The usefulness of HCV core Ag as a screening investigation in the immunocompromised cohort has attracted considerable attention recently, given their impaired antibody production and the well-recognized delay in HCV antibody seroconversion . High sensitivities (100%) and specificities (97.9 and 97.7%) were reported by Cresswell et al.  and Carney et al.  in diagnosing acute hepatitis C in HIV-infected individuals by HCV core Ag. Another study of dialysis patients by Moini et al. found only one HCV RNA positive patient to be HCV core Ag negative (note a low HCV viral load of <100 IU/mL) . Finally, in the context of blood transfusion or organ transplantation, the modern HCV RNA assays remain the most sensitive and preferred option , but in a resource-limited blood bank setting, testing with HCV core Ag might be superior to no testing for HCV viremia at all. Further research is needed to determine the role of HCV core Ag testing in monitoring of both the untreated patients and those undergoing therapy, as well as in predicting the histological chances and disease progression. Looking to the future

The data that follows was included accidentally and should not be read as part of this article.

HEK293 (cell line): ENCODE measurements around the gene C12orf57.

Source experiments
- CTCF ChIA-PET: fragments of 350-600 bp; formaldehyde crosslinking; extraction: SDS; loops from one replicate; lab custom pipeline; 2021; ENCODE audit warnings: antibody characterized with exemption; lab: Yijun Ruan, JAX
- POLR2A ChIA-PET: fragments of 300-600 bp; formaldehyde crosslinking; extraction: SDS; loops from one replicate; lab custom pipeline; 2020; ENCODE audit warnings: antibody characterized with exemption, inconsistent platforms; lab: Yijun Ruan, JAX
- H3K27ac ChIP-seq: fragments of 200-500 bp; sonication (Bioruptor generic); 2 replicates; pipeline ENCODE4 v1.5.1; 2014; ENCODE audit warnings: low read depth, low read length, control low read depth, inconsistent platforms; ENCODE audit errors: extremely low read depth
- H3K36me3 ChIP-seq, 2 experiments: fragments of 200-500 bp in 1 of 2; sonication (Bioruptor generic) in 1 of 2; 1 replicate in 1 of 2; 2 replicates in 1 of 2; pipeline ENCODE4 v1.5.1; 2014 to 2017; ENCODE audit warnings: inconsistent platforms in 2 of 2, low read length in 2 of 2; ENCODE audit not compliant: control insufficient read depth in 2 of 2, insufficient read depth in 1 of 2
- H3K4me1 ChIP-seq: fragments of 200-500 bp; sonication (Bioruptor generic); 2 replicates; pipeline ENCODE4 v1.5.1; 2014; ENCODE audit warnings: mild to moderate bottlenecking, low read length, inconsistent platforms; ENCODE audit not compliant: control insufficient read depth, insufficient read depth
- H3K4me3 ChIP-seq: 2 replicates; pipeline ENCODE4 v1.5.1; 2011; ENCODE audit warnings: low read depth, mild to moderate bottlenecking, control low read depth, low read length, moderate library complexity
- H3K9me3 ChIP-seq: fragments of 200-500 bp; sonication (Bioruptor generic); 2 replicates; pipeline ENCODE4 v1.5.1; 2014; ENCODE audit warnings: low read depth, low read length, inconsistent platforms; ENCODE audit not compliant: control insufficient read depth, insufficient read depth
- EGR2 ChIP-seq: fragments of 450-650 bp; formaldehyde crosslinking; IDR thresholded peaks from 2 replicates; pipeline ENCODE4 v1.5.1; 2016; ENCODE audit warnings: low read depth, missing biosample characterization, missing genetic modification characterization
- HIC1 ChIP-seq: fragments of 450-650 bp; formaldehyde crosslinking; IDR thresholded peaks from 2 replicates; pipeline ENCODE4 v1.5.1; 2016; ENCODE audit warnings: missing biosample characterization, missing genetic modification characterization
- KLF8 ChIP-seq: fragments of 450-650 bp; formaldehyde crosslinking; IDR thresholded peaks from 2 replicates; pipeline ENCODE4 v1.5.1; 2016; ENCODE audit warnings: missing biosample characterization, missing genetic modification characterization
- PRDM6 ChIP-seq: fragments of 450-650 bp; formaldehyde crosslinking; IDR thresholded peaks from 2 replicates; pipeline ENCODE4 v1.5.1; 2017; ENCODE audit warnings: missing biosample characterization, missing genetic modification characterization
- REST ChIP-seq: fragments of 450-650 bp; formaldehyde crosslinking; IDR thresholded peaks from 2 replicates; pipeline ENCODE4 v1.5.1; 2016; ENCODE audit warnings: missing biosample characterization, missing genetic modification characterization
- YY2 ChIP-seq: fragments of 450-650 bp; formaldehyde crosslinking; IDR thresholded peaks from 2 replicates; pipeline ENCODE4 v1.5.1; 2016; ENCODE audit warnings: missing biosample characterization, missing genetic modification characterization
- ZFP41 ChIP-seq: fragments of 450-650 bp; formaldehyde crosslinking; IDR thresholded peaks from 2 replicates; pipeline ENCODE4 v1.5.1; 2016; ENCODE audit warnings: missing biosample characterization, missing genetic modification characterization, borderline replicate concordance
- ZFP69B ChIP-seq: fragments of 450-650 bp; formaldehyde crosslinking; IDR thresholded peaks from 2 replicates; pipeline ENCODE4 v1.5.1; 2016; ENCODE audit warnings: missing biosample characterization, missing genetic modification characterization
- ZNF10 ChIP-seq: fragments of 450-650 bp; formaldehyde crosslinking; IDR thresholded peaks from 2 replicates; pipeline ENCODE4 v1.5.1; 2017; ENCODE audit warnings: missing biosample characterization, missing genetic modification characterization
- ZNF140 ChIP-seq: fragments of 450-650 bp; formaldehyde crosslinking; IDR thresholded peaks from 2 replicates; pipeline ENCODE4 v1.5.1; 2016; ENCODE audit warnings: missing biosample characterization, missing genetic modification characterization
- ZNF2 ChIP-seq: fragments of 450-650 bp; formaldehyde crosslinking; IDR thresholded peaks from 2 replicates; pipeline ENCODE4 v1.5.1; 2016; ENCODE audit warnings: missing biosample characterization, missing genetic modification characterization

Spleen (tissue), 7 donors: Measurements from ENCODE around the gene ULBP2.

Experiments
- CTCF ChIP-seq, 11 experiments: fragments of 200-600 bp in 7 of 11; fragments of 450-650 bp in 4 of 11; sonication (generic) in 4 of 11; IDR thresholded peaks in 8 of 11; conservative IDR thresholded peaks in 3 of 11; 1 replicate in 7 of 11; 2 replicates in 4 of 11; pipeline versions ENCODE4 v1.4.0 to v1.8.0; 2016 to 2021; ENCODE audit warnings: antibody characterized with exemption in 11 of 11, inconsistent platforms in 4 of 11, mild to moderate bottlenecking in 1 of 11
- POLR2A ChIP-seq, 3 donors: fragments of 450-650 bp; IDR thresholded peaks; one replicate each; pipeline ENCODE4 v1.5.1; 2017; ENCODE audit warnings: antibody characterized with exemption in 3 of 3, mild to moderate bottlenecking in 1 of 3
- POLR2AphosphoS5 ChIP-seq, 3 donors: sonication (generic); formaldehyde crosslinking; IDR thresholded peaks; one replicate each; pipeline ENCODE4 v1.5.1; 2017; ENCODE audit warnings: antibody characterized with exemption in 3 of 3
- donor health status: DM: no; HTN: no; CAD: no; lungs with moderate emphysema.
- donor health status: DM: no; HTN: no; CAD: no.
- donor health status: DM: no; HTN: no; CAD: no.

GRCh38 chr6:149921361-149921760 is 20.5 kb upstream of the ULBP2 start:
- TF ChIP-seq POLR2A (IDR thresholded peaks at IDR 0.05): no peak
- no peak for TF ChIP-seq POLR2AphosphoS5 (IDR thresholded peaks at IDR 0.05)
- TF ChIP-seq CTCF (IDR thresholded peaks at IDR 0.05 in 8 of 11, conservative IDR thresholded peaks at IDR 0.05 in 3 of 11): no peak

In conclusion, given the inadequacies of HCV antibody testing in acute infection and the time and financial constraints of HCV RNA PCR, HCV core Ag detection offers a new, cheaper and effective way of testing for acute hepatitis C, and is a promising confirmatory test for anti-HCV positive patients. Given the emerging evidence on the constantly improving HCV core Ag assays, we believe that national guidelines should now begin to consider HCV core Ag testing as an integral part of the HCV screening algorithm for acute HCV infection, as illustrated in Figure 1.
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Ola Blach*1 MBChB, BSc; David Lawrence1 MBChB, MSc; Fiona Cresswell1 MD, MBBS; and Martin Fisher1,2 FRCP, MBBS, BSc
1Lawson Unit, Department of HIV and Sexual Health, Royal Sussex County Hospital, Brighton, UK
2Brighton and Sussex Medical School, Brighton, UK